May/June 2017 – Vol. 29 No. 7

California Skies for February and March 2012

Posted: Wednesday, February 1st, 2012

by Robert Victor

These are great months for viewing bright planets in the early evening! Students will enjoy following brilliant Venus and Jupiter through their closest pairing on March 13, and viewing four planets simultaneously in late February and early March. During Feb. 22-Mar. 7, the moon forms attractive early evening groupings with four of the five bright planets and three of the five bright zodiacal stars. After returning to the early evening sky on Mar. 23, the moon sweeps past four bright planets during Mar. 25-Apr. 6.

Evening planets: At dusk in February-March, Venus, the brilliant “evening star”, is well up in WSW to W, higher and farther north as weeks pass. Moving east 1.2° to 1.0° per day against background stars, Venus aligns with the east side of Great Square of Pegasus on Feb. 12, and will pass very close to the Pleiades cluster on April 2-3.    

Venus brightens from mag. –4.1 to –4.5 during February-March, enough to spot in daylight.  Daytime sightings are easiest just before sunset, when Venus is to upper left or above the setting sun, by 40° on Feb. 1, widening slowly to 46° at greatest elongation on Mar. 26. Telescopes show Venus’ phases, nearly 3/4 full and 1/4 arcminute across at the start of February, to just half full and 0.4 arcminute across near the end of March. Watch for striking changes in this planet’s telescopic appearance during April and May, as it swings closer to Earth and grows to nearly one arcminute (1/60 of a degree) across. The thinning crescent can be resolved even with binoculars, if observed in daylight or soon after sunset. In Palm Springs Unified School District, we are planning to have students observe Venus through a telescope repeatedly during the ten weeks leading up to its transit across the sun’s disk on June 5.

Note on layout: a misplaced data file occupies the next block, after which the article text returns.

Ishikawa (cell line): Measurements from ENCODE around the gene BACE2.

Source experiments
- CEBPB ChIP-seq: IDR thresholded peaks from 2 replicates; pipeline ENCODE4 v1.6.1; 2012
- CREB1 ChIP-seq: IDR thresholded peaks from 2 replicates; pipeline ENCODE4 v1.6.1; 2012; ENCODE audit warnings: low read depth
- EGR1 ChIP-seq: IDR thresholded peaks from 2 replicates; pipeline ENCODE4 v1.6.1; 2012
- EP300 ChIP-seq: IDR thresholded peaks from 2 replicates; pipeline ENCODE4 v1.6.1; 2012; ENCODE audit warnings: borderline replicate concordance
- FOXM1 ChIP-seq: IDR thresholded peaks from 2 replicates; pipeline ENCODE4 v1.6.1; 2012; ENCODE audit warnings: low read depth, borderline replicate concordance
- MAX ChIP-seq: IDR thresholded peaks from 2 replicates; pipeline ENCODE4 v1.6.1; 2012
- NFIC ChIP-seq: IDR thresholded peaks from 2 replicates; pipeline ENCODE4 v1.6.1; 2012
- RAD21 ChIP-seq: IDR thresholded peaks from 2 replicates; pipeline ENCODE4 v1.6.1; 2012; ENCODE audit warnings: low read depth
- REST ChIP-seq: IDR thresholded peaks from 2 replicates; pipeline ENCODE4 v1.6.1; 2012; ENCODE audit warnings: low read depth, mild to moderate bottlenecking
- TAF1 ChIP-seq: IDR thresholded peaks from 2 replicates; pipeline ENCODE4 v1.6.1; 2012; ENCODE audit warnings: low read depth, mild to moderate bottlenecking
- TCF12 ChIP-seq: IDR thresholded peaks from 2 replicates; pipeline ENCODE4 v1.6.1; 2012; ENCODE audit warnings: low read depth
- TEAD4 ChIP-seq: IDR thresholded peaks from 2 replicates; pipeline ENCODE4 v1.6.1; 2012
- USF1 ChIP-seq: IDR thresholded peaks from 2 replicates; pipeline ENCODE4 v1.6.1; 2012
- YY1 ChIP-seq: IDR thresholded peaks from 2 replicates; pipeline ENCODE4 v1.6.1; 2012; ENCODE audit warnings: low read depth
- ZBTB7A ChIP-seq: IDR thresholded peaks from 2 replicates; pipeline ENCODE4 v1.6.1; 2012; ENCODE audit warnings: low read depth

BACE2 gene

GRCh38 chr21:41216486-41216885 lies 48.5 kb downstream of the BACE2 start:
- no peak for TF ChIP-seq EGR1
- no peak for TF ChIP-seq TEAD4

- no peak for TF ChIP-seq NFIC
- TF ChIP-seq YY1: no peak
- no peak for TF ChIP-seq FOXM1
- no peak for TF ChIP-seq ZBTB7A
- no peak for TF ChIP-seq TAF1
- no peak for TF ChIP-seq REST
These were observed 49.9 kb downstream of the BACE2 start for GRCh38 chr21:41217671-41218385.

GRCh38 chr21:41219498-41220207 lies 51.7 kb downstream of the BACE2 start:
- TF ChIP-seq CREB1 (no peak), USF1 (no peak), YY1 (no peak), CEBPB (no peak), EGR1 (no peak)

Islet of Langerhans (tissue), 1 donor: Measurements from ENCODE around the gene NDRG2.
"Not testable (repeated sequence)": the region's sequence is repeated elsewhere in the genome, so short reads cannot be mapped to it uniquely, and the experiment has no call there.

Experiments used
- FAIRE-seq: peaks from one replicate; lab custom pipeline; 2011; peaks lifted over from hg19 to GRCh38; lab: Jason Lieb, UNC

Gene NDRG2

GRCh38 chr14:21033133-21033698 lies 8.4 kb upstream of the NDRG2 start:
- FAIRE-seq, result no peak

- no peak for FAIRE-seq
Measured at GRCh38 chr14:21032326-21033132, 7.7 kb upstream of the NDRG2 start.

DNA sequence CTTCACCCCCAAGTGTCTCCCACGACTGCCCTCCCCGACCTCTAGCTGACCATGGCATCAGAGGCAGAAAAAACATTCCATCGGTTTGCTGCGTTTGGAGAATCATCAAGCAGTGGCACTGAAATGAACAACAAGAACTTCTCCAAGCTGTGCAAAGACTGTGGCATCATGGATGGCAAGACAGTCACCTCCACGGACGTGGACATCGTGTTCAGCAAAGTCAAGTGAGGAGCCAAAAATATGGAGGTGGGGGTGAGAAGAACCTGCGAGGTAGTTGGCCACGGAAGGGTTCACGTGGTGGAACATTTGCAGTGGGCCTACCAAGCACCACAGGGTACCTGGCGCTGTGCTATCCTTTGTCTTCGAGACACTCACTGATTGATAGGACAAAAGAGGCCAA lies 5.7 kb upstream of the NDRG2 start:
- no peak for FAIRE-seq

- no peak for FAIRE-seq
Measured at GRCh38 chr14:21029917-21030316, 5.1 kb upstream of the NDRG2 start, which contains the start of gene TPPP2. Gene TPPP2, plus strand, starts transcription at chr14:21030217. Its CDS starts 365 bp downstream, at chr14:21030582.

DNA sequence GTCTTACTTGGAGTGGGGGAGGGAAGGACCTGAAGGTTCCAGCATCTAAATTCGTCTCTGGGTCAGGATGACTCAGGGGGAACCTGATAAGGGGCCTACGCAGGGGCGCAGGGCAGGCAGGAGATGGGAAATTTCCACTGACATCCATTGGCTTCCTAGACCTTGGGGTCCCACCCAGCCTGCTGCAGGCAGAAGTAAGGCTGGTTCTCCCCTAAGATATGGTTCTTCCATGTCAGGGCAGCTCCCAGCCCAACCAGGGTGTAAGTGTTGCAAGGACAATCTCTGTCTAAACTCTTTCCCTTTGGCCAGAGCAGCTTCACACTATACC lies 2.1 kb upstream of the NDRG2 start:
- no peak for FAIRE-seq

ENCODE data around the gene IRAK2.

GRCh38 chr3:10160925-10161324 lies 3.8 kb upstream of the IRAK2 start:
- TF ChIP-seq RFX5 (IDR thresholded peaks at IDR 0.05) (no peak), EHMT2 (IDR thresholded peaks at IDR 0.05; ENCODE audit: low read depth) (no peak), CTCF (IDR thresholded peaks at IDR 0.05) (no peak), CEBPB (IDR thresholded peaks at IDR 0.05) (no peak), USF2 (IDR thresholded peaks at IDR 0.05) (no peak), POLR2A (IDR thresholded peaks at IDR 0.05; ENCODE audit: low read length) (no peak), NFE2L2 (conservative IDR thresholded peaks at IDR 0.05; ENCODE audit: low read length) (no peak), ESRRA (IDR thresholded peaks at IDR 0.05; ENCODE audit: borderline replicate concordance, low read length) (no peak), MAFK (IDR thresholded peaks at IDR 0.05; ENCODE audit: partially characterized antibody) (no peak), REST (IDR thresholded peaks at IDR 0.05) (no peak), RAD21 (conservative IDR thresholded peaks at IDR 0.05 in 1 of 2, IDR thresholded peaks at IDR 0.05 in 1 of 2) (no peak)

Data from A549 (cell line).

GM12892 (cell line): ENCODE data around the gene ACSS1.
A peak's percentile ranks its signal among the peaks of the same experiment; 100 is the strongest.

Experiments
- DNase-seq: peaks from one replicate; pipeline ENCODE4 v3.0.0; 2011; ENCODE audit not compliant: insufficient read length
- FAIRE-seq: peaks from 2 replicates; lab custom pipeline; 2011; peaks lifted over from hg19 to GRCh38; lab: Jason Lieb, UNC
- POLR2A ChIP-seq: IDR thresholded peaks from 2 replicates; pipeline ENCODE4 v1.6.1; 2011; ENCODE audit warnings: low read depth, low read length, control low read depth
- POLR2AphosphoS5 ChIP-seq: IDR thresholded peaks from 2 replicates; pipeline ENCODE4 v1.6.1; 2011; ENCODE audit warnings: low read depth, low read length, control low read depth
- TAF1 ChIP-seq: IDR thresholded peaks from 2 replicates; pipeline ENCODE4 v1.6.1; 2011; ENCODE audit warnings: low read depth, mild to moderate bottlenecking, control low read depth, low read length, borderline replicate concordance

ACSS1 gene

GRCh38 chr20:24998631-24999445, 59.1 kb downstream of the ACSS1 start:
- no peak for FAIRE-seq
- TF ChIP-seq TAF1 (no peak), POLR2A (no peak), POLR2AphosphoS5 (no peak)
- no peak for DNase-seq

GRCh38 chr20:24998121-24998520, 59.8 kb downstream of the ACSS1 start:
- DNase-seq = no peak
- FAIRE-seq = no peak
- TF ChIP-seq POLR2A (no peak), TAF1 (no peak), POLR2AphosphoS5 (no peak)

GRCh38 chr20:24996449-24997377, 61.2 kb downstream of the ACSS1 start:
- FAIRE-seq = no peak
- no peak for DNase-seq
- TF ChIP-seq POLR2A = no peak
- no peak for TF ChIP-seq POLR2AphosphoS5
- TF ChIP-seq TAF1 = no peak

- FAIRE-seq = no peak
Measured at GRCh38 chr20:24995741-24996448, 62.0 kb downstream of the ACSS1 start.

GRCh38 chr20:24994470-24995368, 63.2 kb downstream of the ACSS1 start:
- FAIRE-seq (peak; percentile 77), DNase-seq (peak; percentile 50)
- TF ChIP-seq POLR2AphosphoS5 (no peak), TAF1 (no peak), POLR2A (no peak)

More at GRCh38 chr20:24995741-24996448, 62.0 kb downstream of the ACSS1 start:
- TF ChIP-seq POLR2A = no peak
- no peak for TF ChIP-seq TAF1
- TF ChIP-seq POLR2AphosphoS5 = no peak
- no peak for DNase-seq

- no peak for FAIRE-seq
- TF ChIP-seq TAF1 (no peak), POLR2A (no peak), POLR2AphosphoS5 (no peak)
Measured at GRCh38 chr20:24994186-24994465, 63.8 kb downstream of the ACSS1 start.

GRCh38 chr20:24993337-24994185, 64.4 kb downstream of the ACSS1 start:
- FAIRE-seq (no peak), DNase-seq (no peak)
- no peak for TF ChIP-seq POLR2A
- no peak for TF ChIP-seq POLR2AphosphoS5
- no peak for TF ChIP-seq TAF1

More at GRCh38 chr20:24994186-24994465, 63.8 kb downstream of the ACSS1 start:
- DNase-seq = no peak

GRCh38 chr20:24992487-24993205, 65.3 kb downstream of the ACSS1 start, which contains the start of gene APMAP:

Jupiter is next brightest “star” at dusk, to the upper left of Venus in Feb. and early March, and below Venus in late March. Near mag. –2.2 in late Feb., Jupiter is about one-sixth as bright as Venus, but presents a full disk 0.6 arcminute in diameter, twice as large as Venus appears then. At midtwilight, Jupiter is high in SSW on Feb. 1, and just a quarter of the way up to overhead in W at end of March.


Watch the waxing crescent moon climb past Mercury, Venus, and Jupiter Feb. 22-26. Follow links to the February 2012 Sky Calendar at, and to the PowerPoint slide show illustrating events through August 2012 at, and to two sets of illustrations, a color set for February-March, and a black-and-white set for January through August. Also, watch Venus close in on Jupiter until their spectacular pairing just 3° apart on March 13: Venus-Jupiter are separated by 40° on Feb. 1, and one degree closer daily, to 12° apart on Feb. 29. Ve-Ju stay within 5° of each other during March 9-17.

Mars rises north of east just over 3 hours after sunset on Feb. 1, to just minutes after sunset on Feb. 29. The red planet nearly doubles in brightness that month, from mag. –0.5 to –1.2, outshining all stars except Sirius. On Feb. 1, Venus and Mars are less than 1° above opposite horizons about 3.2 hours after sunset (from lat. 40° N). With each passing day, Venus sets 2 minutes later, and Mars rises about 5 to 6 minutes earlier. By February’s second week it should be easy to spot Venus-Jupiter-Mars simultaneously.